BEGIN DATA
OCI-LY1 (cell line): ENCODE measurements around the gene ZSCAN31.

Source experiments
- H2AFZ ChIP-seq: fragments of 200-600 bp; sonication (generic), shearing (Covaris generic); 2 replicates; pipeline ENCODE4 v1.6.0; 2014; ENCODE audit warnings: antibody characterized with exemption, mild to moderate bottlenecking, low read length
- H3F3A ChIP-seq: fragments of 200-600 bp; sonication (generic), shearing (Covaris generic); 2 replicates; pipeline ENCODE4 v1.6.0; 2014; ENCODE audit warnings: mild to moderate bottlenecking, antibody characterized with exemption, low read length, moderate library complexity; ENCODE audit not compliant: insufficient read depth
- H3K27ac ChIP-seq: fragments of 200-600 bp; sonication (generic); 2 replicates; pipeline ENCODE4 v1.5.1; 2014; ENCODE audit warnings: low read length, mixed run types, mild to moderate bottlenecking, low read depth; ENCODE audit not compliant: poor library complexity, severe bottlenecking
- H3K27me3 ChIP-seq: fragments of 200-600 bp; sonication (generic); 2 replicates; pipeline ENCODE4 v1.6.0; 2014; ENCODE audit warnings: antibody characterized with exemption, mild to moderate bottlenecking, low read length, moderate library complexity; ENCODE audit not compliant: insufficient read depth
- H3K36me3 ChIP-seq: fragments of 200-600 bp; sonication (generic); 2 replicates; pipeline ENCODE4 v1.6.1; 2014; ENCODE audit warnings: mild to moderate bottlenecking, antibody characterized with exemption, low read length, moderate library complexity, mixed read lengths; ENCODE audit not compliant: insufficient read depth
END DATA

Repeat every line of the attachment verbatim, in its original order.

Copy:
OCI-LY1 (cell line): ENCODE measurements around the gene ZSCAN31.

Source experiments
- H2AFZ ChIP-seq: fragments of 200-600 bp; sonication (generic), shearing (Covaris generic); 2 replicates; pipeline ENCODE4 v1.6.0; 2014; ENCODE audit warnings: antibody characterized with exemption, mild to moderate bottlenecking, low read length
- H3F3A ChIP-seq: fragments of 200-600 bp; sonication (generic), shearing (Covaris generic); 2 replicates; pipeline ENCODE4 v1.6.0; 2014; ENCODE audit warnings: mild to moderate bottlenecking, antibody characterized with exemption, low read length, moderate library complexity; ENCODE audit not compliant: insufficient read depth
- H3K27ac ChIP-seq: fragments of 200-600 bp; sonication (generic); 2 replicates; pipeline ENCODE4 v1.5.1; 2014; ENCODE audit warnings: low read length, mixed run types, mild to moderate bottlenecking, low read depth; ENCODE audit not compliant: poor library complexity, severe bottlenecking
- H3K27me3 ChIP-seq: fragments of 200-600 bp; sonication (generic); 2 replicates; pipeline ENCODE4 v1.6.0; 2014; ENCODE audit warnings: antibody characterized with exemption, mild to moderate bottlenecking, low read length, moderate library complexity; ENCODE audit not compliant: insufficient read depth
- H3K36me3 ChIP-seq: fragments of 200-600 bp; sonication (generic); 2 replicates; pipeline ENCODE4 v1.6.1; 2014; ENCODE audit warnings: mild to moderate bottlenecking, antibody characterized with exemption, low read length, moderate library complexity, mixed read lengths; ENCODE audit not compliant: insufficient read depth